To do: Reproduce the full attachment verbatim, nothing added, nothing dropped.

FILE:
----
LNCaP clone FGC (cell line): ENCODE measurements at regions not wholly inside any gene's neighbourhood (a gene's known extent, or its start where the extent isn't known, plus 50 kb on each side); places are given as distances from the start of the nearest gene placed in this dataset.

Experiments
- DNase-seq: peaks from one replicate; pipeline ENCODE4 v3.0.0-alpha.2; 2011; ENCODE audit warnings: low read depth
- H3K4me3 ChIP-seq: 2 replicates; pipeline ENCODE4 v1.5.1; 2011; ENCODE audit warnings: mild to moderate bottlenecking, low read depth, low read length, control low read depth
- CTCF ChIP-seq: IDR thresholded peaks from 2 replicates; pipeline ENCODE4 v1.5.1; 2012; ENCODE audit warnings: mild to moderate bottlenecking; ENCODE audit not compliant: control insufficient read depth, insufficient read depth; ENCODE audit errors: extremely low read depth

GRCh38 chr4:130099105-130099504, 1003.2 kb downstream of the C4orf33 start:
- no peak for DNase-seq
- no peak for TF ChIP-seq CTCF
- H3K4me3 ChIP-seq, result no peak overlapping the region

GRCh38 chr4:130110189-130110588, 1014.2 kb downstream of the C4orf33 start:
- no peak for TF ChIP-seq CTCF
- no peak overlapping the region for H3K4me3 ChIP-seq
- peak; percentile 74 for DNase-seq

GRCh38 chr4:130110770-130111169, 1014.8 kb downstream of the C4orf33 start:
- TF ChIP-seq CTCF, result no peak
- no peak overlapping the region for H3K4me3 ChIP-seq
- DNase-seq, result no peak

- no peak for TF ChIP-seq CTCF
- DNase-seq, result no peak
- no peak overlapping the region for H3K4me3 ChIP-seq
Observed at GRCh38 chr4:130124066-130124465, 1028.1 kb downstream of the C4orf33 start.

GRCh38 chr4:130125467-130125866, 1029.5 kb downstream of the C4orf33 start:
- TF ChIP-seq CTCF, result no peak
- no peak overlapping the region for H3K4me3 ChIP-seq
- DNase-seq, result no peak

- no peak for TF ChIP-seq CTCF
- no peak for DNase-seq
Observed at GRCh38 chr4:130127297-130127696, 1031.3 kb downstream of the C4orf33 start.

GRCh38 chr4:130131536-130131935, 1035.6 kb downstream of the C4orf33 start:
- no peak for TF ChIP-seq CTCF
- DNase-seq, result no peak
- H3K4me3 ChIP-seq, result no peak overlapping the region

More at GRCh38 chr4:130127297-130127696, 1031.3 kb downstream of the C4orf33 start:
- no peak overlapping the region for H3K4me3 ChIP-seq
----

LNCaP clone FGC (cell line): ENCODE measurements at regions not wholly inside any gene's neighbourhood (a gene's known extent, or its start where the extent isn't known, plus 50 kb on each side); places are given as distances from the start of the nearest gene placed in this dataset.

Experiments
- DNase-seq: peaks from one replicate; pipeline ENCODE4 v3.0.0-alpha.2; 2011; ENCODE audit warnings: low read depth
- H3K4me3 ChIP-seq: 2 replicates; pipeline ENCODE4 v1.5.1; 2011; ENCODE audit warnings: mild to moderate bottlenecking, low read depth, low read length, control low read depth
- CTCF ChIP-seq: IDR thresholded peaks from 2 replicates; pipeline ENCODE4 v1.5.1; 2012; ENCODE audit warnings: mild to moderate bottlenecking; ENCODE audit not compliant: control insufficient read depth, insufficient read depth; ENCODE audit errors: extremely low read depth

GRCh38 chr4:130099105-130099504, 1003.2 kb downstream of the C4orf33 start:
- no peak for DNase-seq
- no peak for TF ChIP-seq CTCF
- H3K4me3 ChIP-seq, result no peak overlapping the region

GRCh38 chr4:130110189-130110588, 1014.2 kb downstream of the C4orf33 start:
- no peak for TF ChIP-seq CTCF
- no peak overlapping the region for H3K4me3 ChIP-seq
- peak; percentile 74 for DNase-seq

GRCh38 chr4:130110770-130111169, 1014.8 kb downstream of the C4orf33 start:
- TF ChIP-seq CTCF, result no peak
- no peak overlapping the region for H3K4me3 ChIP-seq
- DNase-seq, result no peak

- no peak for TF ChIP-seq CTCF
- DNase-seq, result no peak
- no peak overlapping the region for H3K4me3 ChIP-seq
Observed at GRCh38 chr4:130124066-130124465, 1028.1 kb downstream of the C4orf33 start.

GRCh38 chr4:130125467-130125866, 1029.5 kb downstream of the C4orf33 start:
- TF ChIP-seq CTCF, result no peak
- no peak overlapping the region for H3K4me3 ChIP-seq
- DNase-seq, result no peak

- no peak for TF ChIP-seq CTCF
- no peak for DNase-seq
Observed at GRCh38 chr4:130127297-130127696, 1031.3 kb downstream of the C4orf33 start.

GRCh38 chr4:130131536-130131935, 1035.6 kb downstream of the C4orf33 start:
- no peak for TF ChIP-seq CTCF
- DNase-seq, result no peak
- H3K4me3 ChIP-seq, result no peak overlapping the region

More at GRCh38 chr4:130127297-130127696, 1031.3 kb downstream of the C4orf33 start:
- no peak overlapping the region for H3K4me3 ChIP-seq